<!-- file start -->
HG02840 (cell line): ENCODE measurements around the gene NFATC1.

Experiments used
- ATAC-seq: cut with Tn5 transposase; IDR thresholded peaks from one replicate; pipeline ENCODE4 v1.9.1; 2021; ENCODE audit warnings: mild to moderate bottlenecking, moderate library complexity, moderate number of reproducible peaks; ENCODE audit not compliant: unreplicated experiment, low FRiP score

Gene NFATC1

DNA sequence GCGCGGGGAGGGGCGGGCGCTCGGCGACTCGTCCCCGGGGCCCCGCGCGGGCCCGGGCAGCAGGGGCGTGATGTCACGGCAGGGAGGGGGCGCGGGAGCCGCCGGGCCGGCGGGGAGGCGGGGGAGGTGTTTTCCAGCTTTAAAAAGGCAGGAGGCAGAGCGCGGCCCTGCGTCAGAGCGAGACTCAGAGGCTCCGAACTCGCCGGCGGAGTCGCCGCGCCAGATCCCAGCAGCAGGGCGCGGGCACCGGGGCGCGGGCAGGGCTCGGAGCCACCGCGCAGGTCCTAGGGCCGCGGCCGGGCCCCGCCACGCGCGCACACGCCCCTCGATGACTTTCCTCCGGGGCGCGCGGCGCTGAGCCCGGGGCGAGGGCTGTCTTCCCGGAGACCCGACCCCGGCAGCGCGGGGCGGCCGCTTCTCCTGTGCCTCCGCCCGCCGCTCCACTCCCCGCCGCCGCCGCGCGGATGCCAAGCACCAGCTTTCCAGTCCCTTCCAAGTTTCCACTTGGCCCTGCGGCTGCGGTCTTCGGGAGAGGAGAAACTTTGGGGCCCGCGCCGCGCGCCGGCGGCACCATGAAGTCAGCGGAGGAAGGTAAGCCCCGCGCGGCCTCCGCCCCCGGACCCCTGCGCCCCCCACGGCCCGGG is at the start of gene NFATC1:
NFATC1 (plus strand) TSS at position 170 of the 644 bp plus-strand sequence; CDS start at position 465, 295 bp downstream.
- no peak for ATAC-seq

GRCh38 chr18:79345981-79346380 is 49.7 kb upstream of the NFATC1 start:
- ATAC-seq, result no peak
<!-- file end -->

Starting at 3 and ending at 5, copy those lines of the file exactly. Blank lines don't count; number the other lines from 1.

- ATAC-seq: cut with Tn5 transposase; IDR thresholded peaks from one replicate; pipeline ENCODE4 v1.9.1; 2021; ENCODE audit warnings: mild to moderate bottlenecking, moderate library complexity, moderate number of reproducible peaks; ENCODE audit not compliant: unreplicated experiment, low FRiP score

Gene NFATC1

DNA sequence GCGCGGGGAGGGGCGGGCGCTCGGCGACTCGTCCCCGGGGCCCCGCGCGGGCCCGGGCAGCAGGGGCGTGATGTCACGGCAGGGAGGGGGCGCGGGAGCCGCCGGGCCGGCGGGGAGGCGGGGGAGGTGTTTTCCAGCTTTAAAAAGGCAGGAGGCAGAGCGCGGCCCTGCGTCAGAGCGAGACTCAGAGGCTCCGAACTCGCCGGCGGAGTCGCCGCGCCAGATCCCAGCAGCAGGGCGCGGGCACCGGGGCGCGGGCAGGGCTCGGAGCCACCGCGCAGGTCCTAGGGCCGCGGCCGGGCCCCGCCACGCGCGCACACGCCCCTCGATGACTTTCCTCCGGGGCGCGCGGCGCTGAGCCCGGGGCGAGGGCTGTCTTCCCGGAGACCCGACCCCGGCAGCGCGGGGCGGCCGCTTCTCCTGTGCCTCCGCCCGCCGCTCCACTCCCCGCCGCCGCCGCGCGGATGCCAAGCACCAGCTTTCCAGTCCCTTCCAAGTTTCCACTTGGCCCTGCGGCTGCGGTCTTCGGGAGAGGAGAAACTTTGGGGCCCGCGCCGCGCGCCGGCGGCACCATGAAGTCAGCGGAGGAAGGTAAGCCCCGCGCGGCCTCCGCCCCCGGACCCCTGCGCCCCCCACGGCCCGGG is at the start of gene NFATC1: